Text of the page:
Twenty Third Sunday In Ordinary Time
Papal Mass in Washington. As I wrote last week, Pope Francis will be visiting Washington, DC, next month, from Tuesday afternoon, September 22, to Thursday morning, the 24th. At 4:15pm on Wednesday, the 23rd, he will celebrate a public Mass on the grounds of the Basilica.
After I sent the bulletin to the printer last week I received word that the Archdiocese of Washington, which is coordinating all the details of the Papal Mass, has given only 325 tickets to the Diocese of Arlington for distribution to our faithful. Bishop Loverde, in turn, has given at least 2 tickets to every parish, plus a few more to each based on parish population. Unfortunately, St. Raymond’s will receive only 4 tickets—two seated and two for standing.
Last Sunday we announced at all Masses that anyone interested in attending the Papal Mass should contact the parish office to add their name to the list that I would use in determining the distribution of the 4 tickets. We also announced that since we had been unaware that we would receive any tickets until last week, we had not kept a record of previous inquiries, so that anyone who had asked about tickets before last week should also contact the parish office to be put on the list. I will extend this invitation to contact the office to put your name on the list until this Tuesday, September 8, 4:30pm. I will make my selections soon after that.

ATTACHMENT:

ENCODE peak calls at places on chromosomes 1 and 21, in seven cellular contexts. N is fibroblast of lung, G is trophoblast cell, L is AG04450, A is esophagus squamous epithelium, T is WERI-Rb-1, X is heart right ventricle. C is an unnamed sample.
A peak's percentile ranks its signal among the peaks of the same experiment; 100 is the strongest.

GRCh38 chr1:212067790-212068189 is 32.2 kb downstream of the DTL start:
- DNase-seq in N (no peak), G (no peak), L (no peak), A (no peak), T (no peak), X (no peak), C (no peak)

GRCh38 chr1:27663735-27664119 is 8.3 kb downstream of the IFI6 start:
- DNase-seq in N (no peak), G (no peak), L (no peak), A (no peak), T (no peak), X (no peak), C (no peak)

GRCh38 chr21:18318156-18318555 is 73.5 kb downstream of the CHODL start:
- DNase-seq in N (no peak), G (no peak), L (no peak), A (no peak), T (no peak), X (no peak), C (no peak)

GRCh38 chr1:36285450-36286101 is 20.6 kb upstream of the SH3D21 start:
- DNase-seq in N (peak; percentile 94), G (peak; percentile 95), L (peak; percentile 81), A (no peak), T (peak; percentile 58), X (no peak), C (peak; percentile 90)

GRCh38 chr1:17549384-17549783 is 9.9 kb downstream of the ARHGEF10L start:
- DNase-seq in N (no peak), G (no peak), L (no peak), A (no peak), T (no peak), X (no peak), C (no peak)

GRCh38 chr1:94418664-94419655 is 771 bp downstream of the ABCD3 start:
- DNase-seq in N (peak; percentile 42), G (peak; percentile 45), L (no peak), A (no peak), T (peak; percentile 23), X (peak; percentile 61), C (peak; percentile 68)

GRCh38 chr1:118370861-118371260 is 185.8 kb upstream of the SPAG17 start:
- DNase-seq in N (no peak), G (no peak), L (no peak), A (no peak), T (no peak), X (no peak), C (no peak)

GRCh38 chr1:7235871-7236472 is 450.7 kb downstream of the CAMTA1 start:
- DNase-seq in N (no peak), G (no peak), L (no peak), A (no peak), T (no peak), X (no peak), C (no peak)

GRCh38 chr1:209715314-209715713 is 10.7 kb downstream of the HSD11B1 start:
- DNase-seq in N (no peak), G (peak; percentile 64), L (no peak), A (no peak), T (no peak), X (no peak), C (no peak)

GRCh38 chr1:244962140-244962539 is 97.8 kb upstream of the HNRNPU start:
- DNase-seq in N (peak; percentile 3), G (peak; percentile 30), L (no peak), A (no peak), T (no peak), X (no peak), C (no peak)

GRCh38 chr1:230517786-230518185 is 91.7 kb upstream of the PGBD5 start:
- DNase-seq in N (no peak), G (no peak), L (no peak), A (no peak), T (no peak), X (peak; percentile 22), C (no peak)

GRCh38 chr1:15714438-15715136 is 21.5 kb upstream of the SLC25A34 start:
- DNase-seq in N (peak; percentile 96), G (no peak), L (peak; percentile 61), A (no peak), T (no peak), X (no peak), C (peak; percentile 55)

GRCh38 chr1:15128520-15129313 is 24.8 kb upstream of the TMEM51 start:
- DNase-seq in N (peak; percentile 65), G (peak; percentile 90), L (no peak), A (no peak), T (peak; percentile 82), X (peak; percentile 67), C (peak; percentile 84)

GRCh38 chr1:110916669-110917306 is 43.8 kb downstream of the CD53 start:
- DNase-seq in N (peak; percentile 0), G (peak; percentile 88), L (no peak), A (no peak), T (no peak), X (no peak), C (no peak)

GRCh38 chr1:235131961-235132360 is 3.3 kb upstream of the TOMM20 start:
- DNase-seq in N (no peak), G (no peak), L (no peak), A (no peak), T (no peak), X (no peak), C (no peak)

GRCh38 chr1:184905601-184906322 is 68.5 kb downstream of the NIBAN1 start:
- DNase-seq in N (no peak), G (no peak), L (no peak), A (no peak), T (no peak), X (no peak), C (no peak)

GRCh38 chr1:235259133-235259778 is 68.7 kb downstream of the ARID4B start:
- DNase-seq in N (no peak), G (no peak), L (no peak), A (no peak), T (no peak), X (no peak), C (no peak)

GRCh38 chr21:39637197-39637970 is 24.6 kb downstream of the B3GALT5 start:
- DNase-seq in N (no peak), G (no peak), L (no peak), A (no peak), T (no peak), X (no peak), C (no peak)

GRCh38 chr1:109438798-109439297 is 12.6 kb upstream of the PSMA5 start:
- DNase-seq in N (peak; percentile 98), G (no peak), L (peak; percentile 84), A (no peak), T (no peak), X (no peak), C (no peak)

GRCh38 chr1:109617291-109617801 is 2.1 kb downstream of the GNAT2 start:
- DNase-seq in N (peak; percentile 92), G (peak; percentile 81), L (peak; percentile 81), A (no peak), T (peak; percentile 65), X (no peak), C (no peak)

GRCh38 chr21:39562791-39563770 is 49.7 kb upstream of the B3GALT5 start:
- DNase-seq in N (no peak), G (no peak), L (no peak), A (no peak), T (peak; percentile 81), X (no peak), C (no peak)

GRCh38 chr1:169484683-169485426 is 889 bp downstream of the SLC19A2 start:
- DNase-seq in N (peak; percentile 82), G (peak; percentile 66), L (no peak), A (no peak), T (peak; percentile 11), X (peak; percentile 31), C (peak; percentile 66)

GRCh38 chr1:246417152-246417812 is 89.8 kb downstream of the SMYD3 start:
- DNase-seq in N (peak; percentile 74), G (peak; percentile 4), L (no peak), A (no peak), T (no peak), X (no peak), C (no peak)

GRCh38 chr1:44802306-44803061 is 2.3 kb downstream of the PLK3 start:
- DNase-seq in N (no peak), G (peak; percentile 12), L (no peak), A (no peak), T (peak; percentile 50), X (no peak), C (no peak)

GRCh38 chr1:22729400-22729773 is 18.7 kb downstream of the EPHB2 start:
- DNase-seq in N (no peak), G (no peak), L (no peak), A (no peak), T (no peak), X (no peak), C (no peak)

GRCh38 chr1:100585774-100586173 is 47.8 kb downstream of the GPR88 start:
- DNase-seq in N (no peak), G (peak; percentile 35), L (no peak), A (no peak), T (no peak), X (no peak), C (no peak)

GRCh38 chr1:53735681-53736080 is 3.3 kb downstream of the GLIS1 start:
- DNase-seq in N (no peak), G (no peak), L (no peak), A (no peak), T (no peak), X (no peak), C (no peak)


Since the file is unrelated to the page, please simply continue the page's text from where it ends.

Attending a Papal Mass can be a very moving occasion, a memory a Catholic can cherish for a lifetime. I’ve been privileged to attend several over the years. When I was a layman I attended Pope St. John Paul II’s Mass in my hometown of San Antonio in 1987—just the Pope, me and a million other people. As a deacon/seminarian I distributed Communion at Pope St. John Paul II’s Mass at Camden Yards in Baltimore in 1995. As a seminarian and a priest I’ve also attended or concelebrated several other Papal Masses in Rome—one in which I was honored to concelebrate with St. John Paul (standing just 10 feet away from him) in his private chapel with a small crowd of about 30 people.
On the other hand, these large public Masses usually involve many inconveniences that can take some of the spiritual luster off the day: large crowds, bad weather, hours of waiting, long lines, security restrictions, irreverent participants, etc.. I remember back in 1987 I could barely see the Pope I was so far from him, and in 1995 many people could not see him at all because their seats had obstructed views. Because of this, sometimes staying at home and watching the Mass on TV can prove to be much more spiritually uplifting.
Pope Francis and Absolving the Sin of Abortion. Last week you may have read/heard media reports that as part of his proclaimed “Year of Mercy” (beginning December 8, 2015) Pope Francis has announced that he would allow all priests “the discretion to absolve of the sin of abortion those who have procured it and who, with contrite heart, seek forgiveness for it.” While I praise and thank the Holy Father for his generous spirit, I’m a bit confused by his statement, and am very concerned that some penitents may be confused as well.